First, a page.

Veto problem on EU-Russia treaty getting bigger

Andrew Rettman
February 26, 2007

EUOBSERVER / BRUSSELS – Poland and Lithuania are becoming more deeply entrenched in a blockade on launching EU talks on a new treaty with Russia, as the clock ticks toward the next EU-Russia summit in Samara on 18 May.

When EU leaders met Russia’s Vladimir Putin in Helsinki last November, the conversation was about meat and murder – the Russian embargo on Polish meat exports and the poisoning of ex-KGB man Alexander Litvinenko – with the treaty launch party put on ice.

Four months later, Moscow has still not set a date for lifting its export ban and Poland has not lifted its veto on treaty talks, leaving Brussels and Moscow stuck with an out-of-date “PCA” agreement drafted in the early 1990s and set to expire in November 2007.

No one can rule out that Russia will back down on meat and Poland will lift its blockade before May, with some Polish experts worried that Warsaw would face political “odium” in Brussels if it did not automatically react to a friendly gesture from Moscow.

But Polish officials are signalling the situation is not so simple, with Warsaw still interested in putting a clause into the EU treaty mandate allowing any EU capital to trigger suspension of talks in future if Russia does not play ball on bilateral trade or energy interests with EU members.

On top of this, some Polish officials are widening the veto discussion to encompass the EU’s internal negotiations on a new common energy policy, with Warsaw concerned at lack of EU solidarity on issues such as the German-Russian plan to build a gas pipeline bypassing Poland and Lithuania.

“Our veto was put in place for two reasons, not just the meat embargo but also energy relations. We are now negotiating the whole package of EU energy relations, conditions of security of supply, the question of the internal energy market,” Polish undersecretary of state Krzysztof Szczerski said in Warsaw last week. “These two things are connected.”

The druzhba problem
Meanwhile, Lithuania – the only EU state to publicly back Poland’s veto strategy so far – is threatening to add a veto of its own in order to get Brussels to help break Russia’s oil supply blockade on Mazeikiu Nafta, the only petrol refinery in the Baltic states.

Last July, Russia switched off a branch of its Druzhba pipeline supplying Mazeikiu, forcing the firm to pay more to bring in oil by sea in a situation that is seriously impacting the unit’s competitiveness in the cut-throat consumer petrol station business.

Russia said it needs to make technical repairs to the branch pipe. But Vilnius sees it as political punishment for selling the company to Polish firm PKN Orlen instead of a Russian company, with Lithuanian officials sceptical Moscow will ever reopen the Druzhba link by itself.

“I’m sorry but Lithuanians can become Poles – there’s an idea to block the [EU-Russia treaty] mandate,” Lithuanian undersecretary of state, Zygimantas Pavilionis, said in Vilnius on Friday (23 February). “[The treaty] will have to wait until the Russians stop playing games with our oil.”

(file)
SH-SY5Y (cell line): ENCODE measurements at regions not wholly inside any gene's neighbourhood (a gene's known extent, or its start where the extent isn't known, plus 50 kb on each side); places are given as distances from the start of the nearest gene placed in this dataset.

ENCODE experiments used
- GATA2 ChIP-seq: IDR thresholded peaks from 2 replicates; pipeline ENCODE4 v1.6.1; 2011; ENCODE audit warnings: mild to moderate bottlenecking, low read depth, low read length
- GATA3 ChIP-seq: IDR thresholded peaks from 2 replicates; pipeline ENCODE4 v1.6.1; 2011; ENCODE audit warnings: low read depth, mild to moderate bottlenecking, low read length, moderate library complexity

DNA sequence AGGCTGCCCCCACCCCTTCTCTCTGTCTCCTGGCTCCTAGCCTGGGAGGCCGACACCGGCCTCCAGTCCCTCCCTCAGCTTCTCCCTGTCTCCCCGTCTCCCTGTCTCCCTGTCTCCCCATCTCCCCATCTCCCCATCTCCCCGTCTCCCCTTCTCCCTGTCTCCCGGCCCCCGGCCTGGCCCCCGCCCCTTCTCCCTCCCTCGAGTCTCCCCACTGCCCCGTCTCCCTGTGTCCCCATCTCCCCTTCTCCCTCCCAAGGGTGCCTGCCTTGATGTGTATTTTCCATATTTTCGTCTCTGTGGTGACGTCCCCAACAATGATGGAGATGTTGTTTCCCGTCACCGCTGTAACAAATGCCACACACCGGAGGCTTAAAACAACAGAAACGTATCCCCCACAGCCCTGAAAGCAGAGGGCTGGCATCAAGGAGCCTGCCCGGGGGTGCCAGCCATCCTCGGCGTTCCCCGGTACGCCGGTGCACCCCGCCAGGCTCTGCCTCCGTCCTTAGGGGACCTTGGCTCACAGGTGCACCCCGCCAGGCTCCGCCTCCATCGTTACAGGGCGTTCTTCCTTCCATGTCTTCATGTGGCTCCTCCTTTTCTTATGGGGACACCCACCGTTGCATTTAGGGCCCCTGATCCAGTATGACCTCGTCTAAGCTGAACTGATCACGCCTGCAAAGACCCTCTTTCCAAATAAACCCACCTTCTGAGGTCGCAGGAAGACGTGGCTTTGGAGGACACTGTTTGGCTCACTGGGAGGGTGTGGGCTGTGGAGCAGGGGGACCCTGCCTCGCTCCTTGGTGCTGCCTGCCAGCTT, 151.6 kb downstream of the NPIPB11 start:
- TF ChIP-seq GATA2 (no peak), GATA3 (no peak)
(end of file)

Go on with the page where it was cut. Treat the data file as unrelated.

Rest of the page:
Lithuania has been asking the European Commission and the Finnish and German EU presidencies for eight months to raise the subject with Moscow, he explained. But the issue has never been put on the agenda of high-level bilateral meetings such as the last EU-Russia “trojka” on 5 February.

“If we take for granted that Nord Stream [the German-Russian pipeline] will be built, we need guarantees there will be no gas intimidation, no Druzhba problems,” another senior Lithuanian diplomat told EUobserver. “The EU is saying to us ‘don’t you dare join the Polish veto.’ Come on! What do we have to do to get attention?”

Cold War not forgotten
In terms of political climate, Lithuanian leaders have in the past avoided criticising Russia, with the Lithuanian establishment still full of ex-communist party men who take a more canny view of Kremlin posturing than the ex-Solidarity activists currently in power in Poland.

Ex-communist Lithuanian prime minister Gediminas Kirkilas said Putin’s harsh speech in Munich two weeks ago is just hot air designed to please the army ahead of Russia’s 2008 selection of a new president, with Mr Putin talking about a new arms race sparked by US and NATO expansionist “provocation.”

“The stones and concrete blocks of the Berlin Wall have long been distributed as souvenirs,” Mr Putin said on 10 February 2007. “Now [the US and NATO] are trying to impose new dividing lines and walls on us – these walls may be virtual but they are nevertheless dividing, ones that cut through our continent.”

But in wider Lithuanian society, as in Poland and many former communist EU states, there is deep mistrust of the current Russian administration, with memories still fresh of the bloody struggle to establish independence and democracy in the region in the late 1980s and early 1990s.

In Lithuania, tour guides take visitors to the TV tower in the heart of Vilnius where on 13 January 1991 Russian soldiers shot 13 peaceful protesters and drove a tank over a young woman called Loretta on live television. Home-made wooden crosses in the snow mark the spot today.